With the referral of the BSkyB merger to the Competition Commission, thoughts turn to the question of how we got into this mess in the first place, and how, with reform of legislation and self regulation we might get out.
It is worth recalling that were it not for an intervention by a committee led by Lord Puttnam almost a decade ago, the Sky merger would have been waved through some time ago. The Draft Communications Bill of 2002 proposed a framework on media mergers without a public interest test. Were that framework in place today, News Corporation would already have bought BSkyB. It was only after an intervention by the Joint Scrutiny Committee – a committee of MPs and peers chaired by Puttnam– that the public interest and plurality test was inserted in the legislation, leaving Ofcom to work out how to measure ‘plurality’.
So the 2003 framework at least had a plurality test. As we have found out to our cost, this was, however, an inadequate fudge. As Ofcom pointed out in their report on the plurality test for News International’s purchase of BSkyB, the problem with the legislation is that it bites only when there is a merger. Plurality problems (one company having too much control over public opinion) can also arise when a company grows, as Sky has, steadily in the last decade, whilst their competitors do not.
Another key part of the UK media plurality framework are the limits on media ownership in the Communications Act Schedule 14. These so called ’20-20 rules’, are a complex system of thresholds which as a rule disqualify holders of more than 20% of newspaper markets from holding more than 20% of some television and radio licences. These bite when there is a change in a broadcasting licence.
These interventions are all very well, but as Ofcom has acknowledged loud and clear they do not actually offer the public any guarantee that plurality will be safeguarded, because they only come into play if a merger or a change in a broadcast license results in a lessening of plurality. If, as in the case of the News International BskyB merger there is a strong case that a lessening of plurality occurred before the merger situation arises, the merger test may return the answer that the merger itself does not result in a lessening of plurality.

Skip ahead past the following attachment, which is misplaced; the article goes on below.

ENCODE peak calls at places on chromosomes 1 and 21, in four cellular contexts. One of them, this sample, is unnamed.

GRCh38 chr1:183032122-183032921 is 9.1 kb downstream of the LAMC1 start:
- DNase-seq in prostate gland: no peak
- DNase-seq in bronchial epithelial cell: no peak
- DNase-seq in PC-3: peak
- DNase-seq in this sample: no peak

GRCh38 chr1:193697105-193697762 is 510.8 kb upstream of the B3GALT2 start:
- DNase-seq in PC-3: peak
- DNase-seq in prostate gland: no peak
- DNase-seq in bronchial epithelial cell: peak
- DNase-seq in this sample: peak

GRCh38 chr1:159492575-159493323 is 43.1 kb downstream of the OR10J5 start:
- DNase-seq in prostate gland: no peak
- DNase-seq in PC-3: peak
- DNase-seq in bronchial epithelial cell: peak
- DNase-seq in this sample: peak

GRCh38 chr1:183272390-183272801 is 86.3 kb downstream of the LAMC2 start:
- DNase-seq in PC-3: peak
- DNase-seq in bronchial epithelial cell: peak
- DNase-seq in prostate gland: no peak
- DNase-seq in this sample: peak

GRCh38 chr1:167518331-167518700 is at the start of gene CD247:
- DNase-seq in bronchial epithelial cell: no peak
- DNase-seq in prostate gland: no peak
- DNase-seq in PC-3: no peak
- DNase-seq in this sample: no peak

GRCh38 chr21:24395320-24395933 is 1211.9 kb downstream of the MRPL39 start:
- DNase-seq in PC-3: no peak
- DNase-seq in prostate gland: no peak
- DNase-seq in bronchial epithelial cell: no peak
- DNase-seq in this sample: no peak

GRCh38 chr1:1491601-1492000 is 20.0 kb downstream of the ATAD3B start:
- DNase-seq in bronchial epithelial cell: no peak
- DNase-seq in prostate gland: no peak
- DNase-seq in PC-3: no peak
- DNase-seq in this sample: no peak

As Peggy Valcke described in a recent LSE seminar, many other countries, and in particular Belgium and the Netherlands, have put in place systems of annual reviews of media concentration and plurality which enable monitoring also of endogenous growth of media companies, and procedures for undertakings to deal with plurality threats that arise.
The Government is fortunate that Jeremy Hunt announced recently – and before the furore of recent weeks – that he is conducting a full review of the policy framework on the media. This offers an excellent opportunity for a full debate of the framework for media pluralism, and he should show his resolve by leading the debate on these issues yet understanding that the executive should stand back from detailed prescription of the outcome.
Parliament should be given the opportunity to discuss an appropriate framework of market reviews, and other safeguards of plurality and standards, such as independent production quotas, self- and co-regulation of journalism ethics (more on this shortly) and the role of independent civil society boards on the German model, but this can only be made to work if there is a system of regular market reviews which deal with the root of the problem. It is clear that media power has not been subject to sufficient checks and balances in the UK. Stronger safeguards should be enforced when media organisations grow beyond a certain threshold in terms of their size and market power.